Advertisement

You will be redirected to the page you want to view in  seconds.

Sen. Robert Menendez, D-N.J. / Jack Gruber, USA TODAY


WASHINGTON ?? Sen. Robert Menendez paid $250,000 to a Washington law firm and set up a legal defense fund to help pay costs related to investigations by the Justice Department and the Senate ethics committee, according to documents filed Friday.

Menendez also paid $11,250 to Dr. Salomon Melgen, a close friend and donor who lives in Florida, to reimburse him for another flight Menendez took on Melgen's private airplane.

The New Jersey senator came under fire a year ago for making several flights aboard Melgen's plane that he had not reported or paid for. Menendez's office immediately paid $58,500 for those trips, which his office said were personal in nature.

The office said the additional payment made last month was to cover a Jan. 28, 2011, trip to Miami for a series of campaign fundraisers and meetings.

"Due to an oversight, the campaign did not reimburse Dr. Melgen for the cost of that flight at the time," spokeswoman Trisha Enright said. "When that oversight was discovered at the end of 2013, Sen. Menendez directed his campaign to immediately reimburse Dr. Melgen."

In addition to the flights, Menendez has drawn attention for intervening with federal officials on Melgen's behalf.

The $250,000 payment was to the Chicago-based McDermott Will & Emery law firm, according to a campaign finance report filed Friday with the Federal Election Commission. Enright didn't specify what work the firm did.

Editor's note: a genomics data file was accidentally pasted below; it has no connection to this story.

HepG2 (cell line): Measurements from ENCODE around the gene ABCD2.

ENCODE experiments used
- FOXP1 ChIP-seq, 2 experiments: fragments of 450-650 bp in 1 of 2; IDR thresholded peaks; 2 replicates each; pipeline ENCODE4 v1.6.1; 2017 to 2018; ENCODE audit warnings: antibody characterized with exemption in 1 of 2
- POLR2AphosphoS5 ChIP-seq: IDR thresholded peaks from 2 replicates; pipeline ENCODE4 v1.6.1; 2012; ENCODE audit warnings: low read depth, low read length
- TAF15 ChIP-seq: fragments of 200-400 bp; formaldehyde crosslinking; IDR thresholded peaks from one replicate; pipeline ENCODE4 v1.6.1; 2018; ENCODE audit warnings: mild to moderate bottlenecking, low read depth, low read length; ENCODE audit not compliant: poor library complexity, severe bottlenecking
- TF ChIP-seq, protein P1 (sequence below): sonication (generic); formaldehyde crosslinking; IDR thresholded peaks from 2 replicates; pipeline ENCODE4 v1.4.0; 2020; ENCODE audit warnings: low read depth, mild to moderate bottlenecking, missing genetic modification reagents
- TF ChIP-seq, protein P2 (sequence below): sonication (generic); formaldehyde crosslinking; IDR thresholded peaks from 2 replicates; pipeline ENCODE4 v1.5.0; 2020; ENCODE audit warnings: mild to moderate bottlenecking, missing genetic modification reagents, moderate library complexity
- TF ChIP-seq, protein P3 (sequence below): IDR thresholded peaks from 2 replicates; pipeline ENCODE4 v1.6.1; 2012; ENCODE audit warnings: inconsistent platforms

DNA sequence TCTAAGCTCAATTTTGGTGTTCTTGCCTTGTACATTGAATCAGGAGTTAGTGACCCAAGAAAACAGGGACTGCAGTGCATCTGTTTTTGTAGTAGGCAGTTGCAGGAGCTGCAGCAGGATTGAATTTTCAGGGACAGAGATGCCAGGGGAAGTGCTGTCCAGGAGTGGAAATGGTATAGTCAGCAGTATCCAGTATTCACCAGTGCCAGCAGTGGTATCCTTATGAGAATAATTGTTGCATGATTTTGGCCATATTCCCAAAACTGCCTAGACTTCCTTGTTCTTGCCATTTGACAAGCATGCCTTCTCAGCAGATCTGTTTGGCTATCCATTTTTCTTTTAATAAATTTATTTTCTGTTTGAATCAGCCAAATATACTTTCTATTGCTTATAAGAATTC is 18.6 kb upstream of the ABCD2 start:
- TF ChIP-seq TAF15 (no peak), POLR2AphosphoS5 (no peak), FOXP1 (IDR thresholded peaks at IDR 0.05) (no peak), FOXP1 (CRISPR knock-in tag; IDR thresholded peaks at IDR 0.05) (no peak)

"Over the past year, we have incurred significant expenses to respond to the smear campaign that was launched by right-wing operatives," Enright said.

A conservative website had accused Menendez of flying in Melgen's plane to the Dominican Republica, where it said Melgen provided him with underage prostitutes. The latter allegation was later debunked.

"To help alleviate those expenses in the future, we are opening a legal expense fund consistent with Senate Ethics Committee rules and approved by the committee," Enright said. "This fund will allow Sen. Menendez to raise funds, all of which will be publicly disclosed, to pay for legal expenses."

The FBI raided Melgen's West Palm Beach, Fla., offices a year ago but have not said why. No charges have been filed.

The Senate ethics committee investigation is looking into whether Menendez inappropriately accepted gifts from Melgen. Reports also have surfaced indicating Menendez contacted U.S. officials several times on Melgen's behalf. Menendez has maintained he did nothing wrong.

The Washington Post reported last year that investigators were looking into several cases in which Menendez intervened in matters affecting Melgen's financial interests.

In those cases, the Post reported, Menendez pressured officials in the Dominican Republic to honor a contract with Melgen's port security company and intervened on the doctor's behalf in a dispute between Melgen and U.S. health care officials over Medicare payments.

Individuals and political committees can contribute up to $10,000 to the legal defense fund, which must disclose its donors. Lobbyists, labor unions and corporations are not allowed to contribute.

Contact Malia Rulon Herman at mrulon@gannett.com or @mrulon



Copyright 2014 USATODAY.com

Read the original story: Menendez set up legal defense fund

More In

test

Real Deals

Flip, shop and save on specials from your favorite retailers in central Ohio.

GET DEALS | COUPONS

Things To Do

WED
20
THU
21
FRI
22
SAT
23
SUN
24
MON
25
TUE
26

CLASSIFIEDS

Classifieds from across Central Ohio
Lancaster
Chillicothe
Newark
Marion
Bucyrus
Mansfield
Zanesville
Coshocton

Weeklies & Shoppers

10TV Headlines

Dispatch Headlines

METROMIX